Tuesday, May 21
We are opening our 2019 International Conference on Interpretation, which is focused on “Acting Locally, Connecting Globally,” with a topic that unites the western hemisphere. Long before its colonization, this land was home to millions of indigenous people. The rivers, animals, and spaces had local names and meaning long before Europeans changed the names to represent words in their own image. These people, indigenous to the Americas, are still with us today. And when we act locally and connect globally, it is today as important as ever to ensure that interpreters have the opportunity to learn from people who have the longest and deepest connection to the lands. Indigenous voices have transferred stories from generation to generation for millennia. In fact, it is perhaps through the time-tested tradition of oral storytelling by indigenous people of the world that the profession of interpretation was born.
We will hear from our speakers about:
- The role and importance of storytelling to transmit knowledge, ideas, meaning, and connections.
- The opportunity and importance of connecting visitors today with indigenous interpreters and storytellers to learn the true meaning of place.
- Ideas for how we can be better at involving indigenous communities in telling these important stories as the indigenous voice is still well represented in public lands, historical sites, etc.
Presenter: Michael Catches Enemy
Michael Catches Enemy is Lakota, originating from the sacred Black Hills of Turtle Island. Michael has a life time teachings of family and elders and life experiences as a Lakota. He also obtained western education, and is currently a master’s degree candidate in Cultural Resource Management & Archaeology at St. Cloud State University in St. Cloud, Minnesota. He also earned a bachelor of science degree in 2003 in environmental science, with an emphasis in Conservation Biology from Oglala Lakota College in Kyle, South Dakota. He has twice served as director of the Oglala Sioux Tribe Natural Resources Regulatory Agency. He is the proud owner of Catches Enemy Consulting, through which he serves as an environmental/archaeological consultant. From 2013 to 2015, he served as the tribal historic preservation officer/director for the Oglala Sioux Tribe before transferring over in 2015 to be the first-ever tribal archaeologist for the Oglala Sioux Tribal Historic Preservation Office. He is currently serving as the cultural liaison to the Tribal President Julian Bear Runner of the Oglala Sioux Tribe, 2018-2020 Administration.
Mike Catches Enemy’s identity is tied to a life time of teaching from family, elders, and life experiences as a Lakota on the homelands of his ancestors. His discussion will hit on a variety of topics, such as the prior proposed Oglala Sioux Tribe / National Park Service – Tribal National Park in the Badlands and his experiences with Tribal and federal governmental entities with the Tribal communities. His real passion is protecting Lakota collective intellectual property as it links to “traditional and naturally significant places,” while preserving cultural resources and prehistoric sites. Coming from a place of personal recovery from destructive and oppressive historical trauma, his life for the past 26 years has been dedicated to bringing back traditional values to Lakota youth by practicing the ancient Lakota way of life with them in this modern world.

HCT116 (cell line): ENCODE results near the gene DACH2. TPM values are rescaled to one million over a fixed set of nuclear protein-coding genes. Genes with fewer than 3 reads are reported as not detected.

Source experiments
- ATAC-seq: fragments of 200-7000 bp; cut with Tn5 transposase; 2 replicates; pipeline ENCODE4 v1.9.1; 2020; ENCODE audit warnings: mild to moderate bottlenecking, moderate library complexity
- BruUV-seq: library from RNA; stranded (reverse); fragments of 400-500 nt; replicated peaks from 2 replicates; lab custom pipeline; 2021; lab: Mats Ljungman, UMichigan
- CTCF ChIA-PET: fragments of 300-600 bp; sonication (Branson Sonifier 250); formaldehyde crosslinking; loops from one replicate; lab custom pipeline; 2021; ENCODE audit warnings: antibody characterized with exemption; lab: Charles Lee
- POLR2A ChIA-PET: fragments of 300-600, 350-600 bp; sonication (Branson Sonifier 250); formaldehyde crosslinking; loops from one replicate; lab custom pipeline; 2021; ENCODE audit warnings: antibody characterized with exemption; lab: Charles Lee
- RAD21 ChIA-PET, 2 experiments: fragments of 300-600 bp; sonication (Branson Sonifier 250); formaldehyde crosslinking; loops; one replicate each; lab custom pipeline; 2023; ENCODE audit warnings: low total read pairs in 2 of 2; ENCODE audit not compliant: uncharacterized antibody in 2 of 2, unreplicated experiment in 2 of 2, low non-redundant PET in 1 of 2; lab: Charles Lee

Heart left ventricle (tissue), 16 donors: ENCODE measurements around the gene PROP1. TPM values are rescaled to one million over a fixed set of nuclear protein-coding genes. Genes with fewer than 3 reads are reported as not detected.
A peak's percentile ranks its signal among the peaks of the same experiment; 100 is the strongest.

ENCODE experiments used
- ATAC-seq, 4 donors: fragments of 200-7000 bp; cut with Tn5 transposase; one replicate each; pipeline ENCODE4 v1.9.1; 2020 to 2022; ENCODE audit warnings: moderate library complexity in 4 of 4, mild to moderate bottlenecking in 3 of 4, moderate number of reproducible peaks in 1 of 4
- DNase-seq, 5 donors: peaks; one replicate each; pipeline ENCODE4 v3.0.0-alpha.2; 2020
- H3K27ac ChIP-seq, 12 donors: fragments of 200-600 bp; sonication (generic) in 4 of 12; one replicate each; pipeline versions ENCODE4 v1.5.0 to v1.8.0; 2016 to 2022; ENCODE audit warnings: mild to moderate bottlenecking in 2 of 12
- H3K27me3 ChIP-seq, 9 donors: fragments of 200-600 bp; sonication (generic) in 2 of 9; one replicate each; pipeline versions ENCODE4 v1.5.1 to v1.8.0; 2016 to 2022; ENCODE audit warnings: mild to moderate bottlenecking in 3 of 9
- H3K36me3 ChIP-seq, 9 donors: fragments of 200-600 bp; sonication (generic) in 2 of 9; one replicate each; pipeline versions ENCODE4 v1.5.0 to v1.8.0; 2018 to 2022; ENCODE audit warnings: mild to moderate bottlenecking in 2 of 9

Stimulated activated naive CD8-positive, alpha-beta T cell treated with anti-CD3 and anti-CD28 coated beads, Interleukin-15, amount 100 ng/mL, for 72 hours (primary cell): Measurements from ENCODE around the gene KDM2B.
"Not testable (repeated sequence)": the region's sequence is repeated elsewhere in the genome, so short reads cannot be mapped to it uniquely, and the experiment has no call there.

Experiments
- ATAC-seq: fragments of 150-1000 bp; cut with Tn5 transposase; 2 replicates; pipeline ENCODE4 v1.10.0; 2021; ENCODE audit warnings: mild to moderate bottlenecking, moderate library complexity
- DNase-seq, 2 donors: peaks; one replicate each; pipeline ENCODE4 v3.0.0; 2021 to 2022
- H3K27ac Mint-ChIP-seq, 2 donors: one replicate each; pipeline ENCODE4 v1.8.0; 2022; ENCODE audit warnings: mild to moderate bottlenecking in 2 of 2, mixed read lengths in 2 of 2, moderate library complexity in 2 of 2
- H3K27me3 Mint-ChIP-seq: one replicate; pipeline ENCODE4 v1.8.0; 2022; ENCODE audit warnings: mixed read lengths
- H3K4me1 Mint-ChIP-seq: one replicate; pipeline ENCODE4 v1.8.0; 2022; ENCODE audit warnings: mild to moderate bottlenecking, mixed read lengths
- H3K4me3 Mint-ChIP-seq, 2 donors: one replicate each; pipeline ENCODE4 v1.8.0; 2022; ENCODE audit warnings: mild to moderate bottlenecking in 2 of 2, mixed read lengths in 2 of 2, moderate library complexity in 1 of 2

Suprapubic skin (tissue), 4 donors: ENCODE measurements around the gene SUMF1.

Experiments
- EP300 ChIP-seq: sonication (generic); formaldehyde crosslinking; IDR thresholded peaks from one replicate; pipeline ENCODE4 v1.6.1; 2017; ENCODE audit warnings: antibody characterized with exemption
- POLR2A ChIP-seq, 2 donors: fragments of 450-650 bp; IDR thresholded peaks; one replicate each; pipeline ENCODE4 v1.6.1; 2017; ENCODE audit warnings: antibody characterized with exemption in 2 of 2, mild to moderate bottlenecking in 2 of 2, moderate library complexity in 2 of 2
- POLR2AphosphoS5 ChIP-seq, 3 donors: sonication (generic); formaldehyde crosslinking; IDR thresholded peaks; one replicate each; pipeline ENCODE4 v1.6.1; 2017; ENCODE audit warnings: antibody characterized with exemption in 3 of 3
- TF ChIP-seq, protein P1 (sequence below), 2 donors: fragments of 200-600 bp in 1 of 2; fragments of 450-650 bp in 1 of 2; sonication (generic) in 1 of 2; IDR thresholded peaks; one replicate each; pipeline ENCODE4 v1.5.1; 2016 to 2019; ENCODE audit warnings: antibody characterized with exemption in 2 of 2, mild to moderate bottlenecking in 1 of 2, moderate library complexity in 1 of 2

Brazilian Indigenous Representative
In addition to the opening address by Mike Catches Enemy, we will also hear from a representative from an indigenous community from the Brazilian Amazon.
Keynote: Tom Medema
Friday, May 24
Abundance vs. Scarcity in the Life of the Interpreter
Interpreters are some of the most passionate and optimistic people in the world. Yet too often it seems we operate professionally from a scarcity mindset, even though we tend to be optimists by nature—not enough staff, not enough funding, not enough space, too little support from management, lack of alignment with political leadership, and so on. When viewed through the lens of scarcity the world becomes a darker place and our ability to contribute to improving it diminishes. As interpreters of many of the world’s most special places and stories, what we have in actuality is an abundance of opportunity as well as responsibility. Perhaps most importantly, we have an unequaled abundance of opportunity to lead societal change through dialogue, change that can protect and preserve our worlds natural and cultural heritage for generations to come. As we close this international gathering together, let us leave with optimism, and an abundance of hope for a future—that we together, as interpreters from around the globe, can help create and shape with our passion and dedication!
Tom Medema, Acting Associate Director for Interpretation, Education, and Volunteers for the National Park Service